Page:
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When faced with a fussy infant, it's common to think acid reflux is the cause, but a recent report indicates that it may be time to think of other causes.
Though physicians sometimes empirically prescribe acid inhibitors for infant distress, nonacid reflux causes at least as much—and perhaps more—pain and distress in infants than acid reflux, according to a study in 62 children with persistent unexplained fussiness or distress and a median age of 3.5 months.
The prospective study included all children aged younger than 24 months referred to a European hospital for 24-hour multiple intraluminal impedance-pH (MII-pH) monitoring because of recurrent unexplained inconsolable distress thought to be a symptom of gastroesophageal reflux (GER). In addition to the monitoring, parents filled in a symptom diary and the Face, Legs, Activity, Cry, Consolability (FLACC) scale, a measurement for assessing pain in infants and young children. The scale ranges from 0 to 10 with 0 representing “relaxed and comfortable” and 7-10 “severe discomfort/pain.” Investigators then analyzed the FLACC scores in relation to the presence or absence, duration, chemical composition, and esophageal extension of GER episodes.
During the MII-pH monitoring, 452 episodes of distress were recorded, which parents scored with the FLACC scale. The number of episodes ranged from 1 to 32 per child, with a mean of 7.3. Fewer than half of the episodes (48%) were associated with GER. When associated with symptoms, GER occurred significantly more often before an episode of distress than it did simultaneously or after such an episode.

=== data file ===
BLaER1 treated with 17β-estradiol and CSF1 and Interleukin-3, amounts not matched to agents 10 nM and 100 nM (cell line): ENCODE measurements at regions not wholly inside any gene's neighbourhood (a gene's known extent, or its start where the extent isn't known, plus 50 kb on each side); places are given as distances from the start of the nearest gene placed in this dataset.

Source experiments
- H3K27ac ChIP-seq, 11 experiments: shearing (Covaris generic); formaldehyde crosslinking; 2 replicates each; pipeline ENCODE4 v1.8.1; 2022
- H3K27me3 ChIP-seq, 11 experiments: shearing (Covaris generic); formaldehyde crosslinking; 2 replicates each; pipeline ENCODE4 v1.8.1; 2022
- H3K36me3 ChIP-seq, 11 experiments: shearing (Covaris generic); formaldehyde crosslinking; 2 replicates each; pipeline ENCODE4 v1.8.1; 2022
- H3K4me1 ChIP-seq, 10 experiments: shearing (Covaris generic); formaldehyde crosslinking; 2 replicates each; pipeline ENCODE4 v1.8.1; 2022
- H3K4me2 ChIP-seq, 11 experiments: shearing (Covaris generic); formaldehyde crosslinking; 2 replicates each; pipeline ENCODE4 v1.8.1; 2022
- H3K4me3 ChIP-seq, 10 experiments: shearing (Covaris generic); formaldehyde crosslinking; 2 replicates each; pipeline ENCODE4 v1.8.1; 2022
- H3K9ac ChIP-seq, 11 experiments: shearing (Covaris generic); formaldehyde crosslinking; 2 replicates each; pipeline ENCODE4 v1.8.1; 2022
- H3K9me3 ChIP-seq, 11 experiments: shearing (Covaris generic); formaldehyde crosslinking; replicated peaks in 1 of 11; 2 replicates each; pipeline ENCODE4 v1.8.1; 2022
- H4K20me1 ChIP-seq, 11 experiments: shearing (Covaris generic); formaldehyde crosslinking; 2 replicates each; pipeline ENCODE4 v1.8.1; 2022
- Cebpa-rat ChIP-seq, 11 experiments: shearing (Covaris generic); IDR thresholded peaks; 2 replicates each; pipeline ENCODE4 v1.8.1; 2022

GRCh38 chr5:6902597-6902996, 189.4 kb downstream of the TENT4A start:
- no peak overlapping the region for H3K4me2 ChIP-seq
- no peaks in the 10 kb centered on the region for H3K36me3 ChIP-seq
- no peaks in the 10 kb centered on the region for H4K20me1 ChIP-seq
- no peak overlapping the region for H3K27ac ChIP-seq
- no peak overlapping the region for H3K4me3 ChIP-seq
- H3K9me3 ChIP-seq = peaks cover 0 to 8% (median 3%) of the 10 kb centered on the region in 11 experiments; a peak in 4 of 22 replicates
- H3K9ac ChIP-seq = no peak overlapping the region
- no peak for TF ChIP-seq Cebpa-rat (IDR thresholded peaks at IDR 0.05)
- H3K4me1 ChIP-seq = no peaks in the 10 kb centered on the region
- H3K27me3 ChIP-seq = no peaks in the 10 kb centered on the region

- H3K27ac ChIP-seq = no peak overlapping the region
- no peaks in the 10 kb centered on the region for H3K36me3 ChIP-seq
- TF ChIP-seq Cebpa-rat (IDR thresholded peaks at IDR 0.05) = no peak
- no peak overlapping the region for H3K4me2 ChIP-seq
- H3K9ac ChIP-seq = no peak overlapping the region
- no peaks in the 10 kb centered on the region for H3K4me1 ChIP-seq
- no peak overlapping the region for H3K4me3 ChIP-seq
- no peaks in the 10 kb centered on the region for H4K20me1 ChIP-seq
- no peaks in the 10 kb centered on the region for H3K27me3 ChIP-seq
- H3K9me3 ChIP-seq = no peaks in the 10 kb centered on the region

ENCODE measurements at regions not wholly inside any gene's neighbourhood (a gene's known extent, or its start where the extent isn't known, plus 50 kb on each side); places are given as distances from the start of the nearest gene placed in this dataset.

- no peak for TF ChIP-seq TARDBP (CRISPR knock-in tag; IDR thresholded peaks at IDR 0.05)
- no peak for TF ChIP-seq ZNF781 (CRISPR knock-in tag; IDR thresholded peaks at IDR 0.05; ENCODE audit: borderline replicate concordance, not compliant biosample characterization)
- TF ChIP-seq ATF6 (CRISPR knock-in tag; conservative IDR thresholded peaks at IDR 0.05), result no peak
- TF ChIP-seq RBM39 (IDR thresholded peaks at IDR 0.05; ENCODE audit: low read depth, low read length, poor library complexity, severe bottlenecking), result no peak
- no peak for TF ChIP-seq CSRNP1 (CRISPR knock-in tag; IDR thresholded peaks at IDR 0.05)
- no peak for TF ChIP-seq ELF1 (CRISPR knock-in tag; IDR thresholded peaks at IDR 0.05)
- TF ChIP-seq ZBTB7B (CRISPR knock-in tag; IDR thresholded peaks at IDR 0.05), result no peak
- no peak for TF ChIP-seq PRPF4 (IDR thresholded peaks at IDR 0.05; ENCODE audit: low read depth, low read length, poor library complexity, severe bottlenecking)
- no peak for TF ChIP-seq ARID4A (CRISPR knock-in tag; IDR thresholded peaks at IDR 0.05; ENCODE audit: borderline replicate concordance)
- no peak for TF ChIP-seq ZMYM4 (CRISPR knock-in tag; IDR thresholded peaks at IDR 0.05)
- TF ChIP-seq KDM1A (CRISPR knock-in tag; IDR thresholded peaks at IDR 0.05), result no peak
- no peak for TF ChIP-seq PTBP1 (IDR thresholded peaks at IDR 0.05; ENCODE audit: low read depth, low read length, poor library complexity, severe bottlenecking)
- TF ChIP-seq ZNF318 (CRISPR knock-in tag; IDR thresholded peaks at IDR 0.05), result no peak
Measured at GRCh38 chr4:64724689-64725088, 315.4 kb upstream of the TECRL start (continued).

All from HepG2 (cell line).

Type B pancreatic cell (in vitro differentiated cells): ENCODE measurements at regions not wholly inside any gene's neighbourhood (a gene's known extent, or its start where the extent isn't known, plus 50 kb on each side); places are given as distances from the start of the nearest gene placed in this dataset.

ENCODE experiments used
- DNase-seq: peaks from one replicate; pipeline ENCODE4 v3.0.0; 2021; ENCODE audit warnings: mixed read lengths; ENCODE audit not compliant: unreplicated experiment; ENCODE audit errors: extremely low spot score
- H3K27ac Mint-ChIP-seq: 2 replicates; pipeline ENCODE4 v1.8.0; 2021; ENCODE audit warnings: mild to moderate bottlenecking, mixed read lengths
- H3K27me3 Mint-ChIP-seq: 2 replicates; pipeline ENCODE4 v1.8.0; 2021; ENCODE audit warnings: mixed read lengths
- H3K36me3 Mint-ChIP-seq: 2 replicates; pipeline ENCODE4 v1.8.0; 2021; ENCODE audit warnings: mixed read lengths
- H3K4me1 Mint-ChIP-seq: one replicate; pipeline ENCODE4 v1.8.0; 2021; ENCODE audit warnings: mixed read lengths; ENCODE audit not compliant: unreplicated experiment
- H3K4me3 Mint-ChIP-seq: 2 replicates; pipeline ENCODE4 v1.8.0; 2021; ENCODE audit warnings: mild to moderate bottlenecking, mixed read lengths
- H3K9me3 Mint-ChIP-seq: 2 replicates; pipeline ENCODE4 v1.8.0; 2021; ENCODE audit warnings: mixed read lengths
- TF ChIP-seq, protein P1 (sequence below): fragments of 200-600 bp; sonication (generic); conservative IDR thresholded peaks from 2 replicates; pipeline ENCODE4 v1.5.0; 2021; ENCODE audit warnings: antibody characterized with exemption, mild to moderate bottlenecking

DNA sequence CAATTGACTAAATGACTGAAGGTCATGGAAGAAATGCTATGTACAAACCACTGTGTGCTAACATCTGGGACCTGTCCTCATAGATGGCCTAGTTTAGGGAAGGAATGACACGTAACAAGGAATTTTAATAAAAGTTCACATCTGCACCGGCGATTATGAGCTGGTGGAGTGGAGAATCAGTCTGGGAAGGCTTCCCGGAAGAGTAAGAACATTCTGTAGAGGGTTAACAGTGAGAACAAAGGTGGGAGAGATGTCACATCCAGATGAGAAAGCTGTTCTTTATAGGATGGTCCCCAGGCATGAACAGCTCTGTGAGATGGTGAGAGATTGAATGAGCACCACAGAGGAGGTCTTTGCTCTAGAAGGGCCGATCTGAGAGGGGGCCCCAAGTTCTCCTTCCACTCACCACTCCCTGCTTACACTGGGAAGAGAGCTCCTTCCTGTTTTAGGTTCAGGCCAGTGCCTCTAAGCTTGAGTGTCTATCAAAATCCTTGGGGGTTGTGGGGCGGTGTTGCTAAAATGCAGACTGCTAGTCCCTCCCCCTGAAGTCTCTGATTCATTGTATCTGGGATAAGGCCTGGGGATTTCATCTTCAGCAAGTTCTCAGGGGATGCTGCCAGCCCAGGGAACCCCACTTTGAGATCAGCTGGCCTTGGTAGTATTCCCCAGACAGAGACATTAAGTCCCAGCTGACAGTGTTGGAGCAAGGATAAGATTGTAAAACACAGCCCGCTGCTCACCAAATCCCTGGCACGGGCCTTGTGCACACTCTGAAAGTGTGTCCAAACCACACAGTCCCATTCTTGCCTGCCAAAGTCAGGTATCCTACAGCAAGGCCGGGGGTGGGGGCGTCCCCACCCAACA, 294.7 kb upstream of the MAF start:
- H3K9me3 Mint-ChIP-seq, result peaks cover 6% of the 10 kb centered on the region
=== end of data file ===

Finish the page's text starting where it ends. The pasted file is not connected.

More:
The median FLACC score did not differ significantly between the distress episodes that were associated with GER and those that did not. Overall, 361 (80%) distress episodes were in patients with an acid reflux index <7% and 91 (20%) in those with a pathologic acid reflux index. Episodes of distress associated with nonacid reflux presented a significantly higher FLACC than those with acid content (FLACC 6 vs 5). In addition, the median FLACC value was significantly lower in the 12 (19%) infants with a pathologic reflux index compared with the 50 infants (81%) with a normal reflux index (Salvatore S, et al. J Pediatr Gastroenterol Nutr. 2020;71:465-469).
Thoughts from Dr. Farber
Acid reflux is often blamed, incorrectly, for fussiness in infants. I have commented previously on the risk of anti-reflux medicines (Contemporary Pediatrics Journal Club, June 2020). I am not advocating for pH probes in fussy children, but rather for innocuous treatments that support parents through the fussy period.